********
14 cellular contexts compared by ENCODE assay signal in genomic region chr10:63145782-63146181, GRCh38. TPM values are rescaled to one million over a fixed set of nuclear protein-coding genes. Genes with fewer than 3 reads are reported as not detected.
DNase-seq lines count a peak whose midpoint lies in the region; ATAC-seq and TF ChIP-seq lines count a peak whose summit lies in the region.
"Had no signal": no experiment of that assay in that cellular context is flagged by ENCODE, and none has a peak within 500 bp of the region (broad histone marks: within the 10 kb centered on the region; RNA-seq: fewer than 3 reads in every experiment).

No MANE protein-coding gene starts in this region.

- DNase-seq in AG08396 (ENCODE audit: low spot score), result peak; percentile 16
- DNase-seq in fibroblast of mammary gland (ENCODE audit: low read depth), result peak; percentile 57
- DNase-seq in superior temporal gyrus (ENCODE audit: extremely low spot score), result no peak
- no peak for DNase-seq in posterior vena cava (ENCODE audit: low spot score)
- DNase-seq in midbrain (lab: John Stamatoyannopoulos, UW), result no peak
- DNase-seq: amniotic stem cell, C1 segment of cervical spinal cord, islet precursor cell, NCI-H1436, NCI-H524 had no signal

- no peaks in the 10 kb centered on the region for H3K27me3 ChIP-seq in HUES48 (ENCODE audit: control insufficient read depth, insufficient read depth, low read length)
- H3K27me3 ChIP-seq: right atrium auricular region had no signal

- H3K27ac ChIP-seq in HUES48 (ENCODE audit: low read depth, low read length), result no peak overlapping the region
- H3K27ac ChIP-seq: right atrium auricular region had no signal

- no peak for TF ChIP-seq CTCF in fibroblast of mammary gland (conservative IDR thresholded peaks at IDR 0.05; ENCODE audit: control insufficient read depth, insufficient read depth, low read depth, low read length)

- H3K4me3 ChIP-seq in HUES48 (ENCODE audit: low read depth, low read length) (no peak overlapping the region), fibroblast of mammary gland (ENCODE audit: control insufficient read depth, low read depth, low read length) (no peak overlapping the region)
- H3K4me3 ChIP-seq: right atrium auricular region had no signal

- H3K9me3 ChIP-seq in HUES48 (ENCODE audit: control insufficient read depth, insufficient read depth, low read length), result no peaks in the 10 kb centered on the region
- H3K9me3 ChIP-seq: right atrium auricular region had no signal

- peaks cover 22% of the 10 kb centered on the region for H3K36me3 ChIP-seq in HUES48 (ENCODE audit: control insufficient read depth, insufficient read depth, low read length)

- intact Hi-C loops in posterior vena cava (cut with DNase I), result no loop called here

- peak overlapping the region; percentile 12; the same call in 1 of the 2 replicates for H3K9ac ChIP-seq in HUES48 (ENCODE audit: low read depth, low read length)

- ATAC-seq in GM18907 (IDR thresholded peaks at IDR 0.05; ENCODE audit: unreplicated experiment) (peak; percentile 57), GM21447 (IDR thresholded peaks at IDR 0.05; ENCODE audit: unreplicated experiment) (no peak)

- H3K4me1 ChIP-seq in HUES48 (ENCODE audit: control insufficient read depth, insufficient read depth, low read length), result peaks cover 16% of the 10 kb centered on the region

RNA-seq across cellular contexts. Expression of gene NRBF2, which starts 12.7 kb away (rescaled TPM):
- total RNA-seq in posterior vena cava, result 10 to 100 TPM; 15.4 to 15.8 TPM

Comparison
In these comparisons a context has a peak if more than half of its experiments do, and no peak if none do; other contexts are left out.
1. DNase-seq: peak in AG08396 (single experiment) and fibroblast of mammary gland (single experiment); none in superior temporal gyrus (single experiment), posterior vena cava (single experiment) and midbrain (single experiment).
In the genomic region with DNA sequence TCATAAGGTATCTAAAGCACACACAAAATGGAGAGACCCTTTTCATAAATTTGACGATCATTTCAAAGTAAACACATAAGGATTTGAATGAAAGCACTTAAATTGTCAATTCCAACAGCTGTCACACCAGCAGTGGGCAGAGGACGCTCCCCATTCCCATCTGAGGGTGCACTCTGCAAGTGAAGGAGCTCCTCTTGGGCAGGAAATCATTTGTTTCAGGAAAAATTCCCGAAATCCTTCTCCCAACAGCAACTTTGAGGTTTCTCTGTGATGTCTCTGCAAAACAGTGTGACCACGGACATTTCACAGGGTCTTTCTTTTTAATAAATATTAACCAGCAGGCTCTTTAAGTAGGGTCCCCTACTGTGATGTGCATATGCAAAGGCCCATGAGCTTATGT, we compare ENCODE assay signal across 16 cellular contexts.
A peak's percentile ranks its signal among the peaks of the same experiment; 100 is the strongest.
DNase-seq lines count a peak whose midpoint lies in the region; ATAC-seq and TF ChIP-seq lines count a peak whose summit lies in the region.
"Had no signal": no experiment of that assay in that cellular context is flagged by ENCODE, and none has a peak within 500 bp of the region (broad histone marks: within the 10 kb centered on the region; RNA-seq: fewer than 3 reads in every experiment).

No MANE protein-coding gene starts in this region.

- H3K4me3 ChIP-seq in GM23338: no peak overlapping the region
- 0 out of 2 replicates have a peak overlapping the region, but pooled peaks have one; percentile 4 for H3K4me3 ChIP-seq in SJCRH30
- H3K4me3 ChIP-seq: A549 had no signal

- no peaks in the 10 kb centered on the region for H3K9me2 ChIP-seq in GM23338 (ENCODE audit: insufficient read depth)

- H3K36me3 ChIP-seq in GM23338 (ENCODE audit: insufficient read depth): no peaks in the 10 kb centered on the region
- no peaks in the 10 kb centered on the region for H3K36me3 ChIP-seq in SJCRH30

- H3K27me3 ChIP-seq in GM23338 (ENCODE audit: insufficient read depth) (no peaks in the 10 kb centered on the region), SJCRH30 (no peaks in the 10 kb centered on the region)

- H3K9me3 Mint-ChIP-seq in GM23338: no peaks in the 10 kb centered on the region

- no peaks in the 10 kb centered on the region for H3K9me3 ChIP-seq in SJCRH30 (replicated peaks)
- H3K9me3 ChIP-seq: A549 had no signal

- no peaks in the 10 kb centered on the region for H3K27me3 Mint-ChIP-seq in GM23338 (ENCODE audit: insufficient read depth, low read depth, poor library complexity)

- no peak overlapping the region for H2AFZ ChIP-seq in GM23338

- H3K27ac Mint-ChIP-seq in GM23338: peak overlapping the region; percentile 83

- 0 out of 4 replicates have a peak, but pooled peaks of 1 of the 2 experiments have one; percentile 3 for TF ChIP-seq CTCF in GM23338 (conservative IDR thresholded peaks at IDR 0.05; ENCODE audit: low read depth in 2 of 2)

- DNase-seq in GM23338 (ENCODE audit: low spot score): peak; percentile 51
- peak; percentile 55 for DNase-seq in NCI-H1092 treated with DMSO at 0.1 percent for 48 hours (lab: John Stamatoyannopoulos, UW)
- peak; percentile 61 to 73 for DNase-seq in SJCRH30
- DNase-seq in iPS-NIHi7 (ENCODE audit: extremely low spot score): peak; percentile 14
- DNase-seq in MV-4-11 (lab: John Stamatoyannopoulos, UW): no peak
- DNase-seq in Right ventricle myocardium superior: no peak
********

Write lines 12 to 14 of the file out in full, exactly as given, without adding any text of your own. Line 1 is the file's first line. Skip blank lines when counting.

- H3K27me3 ChIP-seq: right atrium auricular region had no signal

- H3K27ac ChIP-seq in HUES48 (ENCODE audit: low read depth, low read length), result no peak overlapping the region
- H3K27ac ChIP-seq: right atrium auricular region had no signal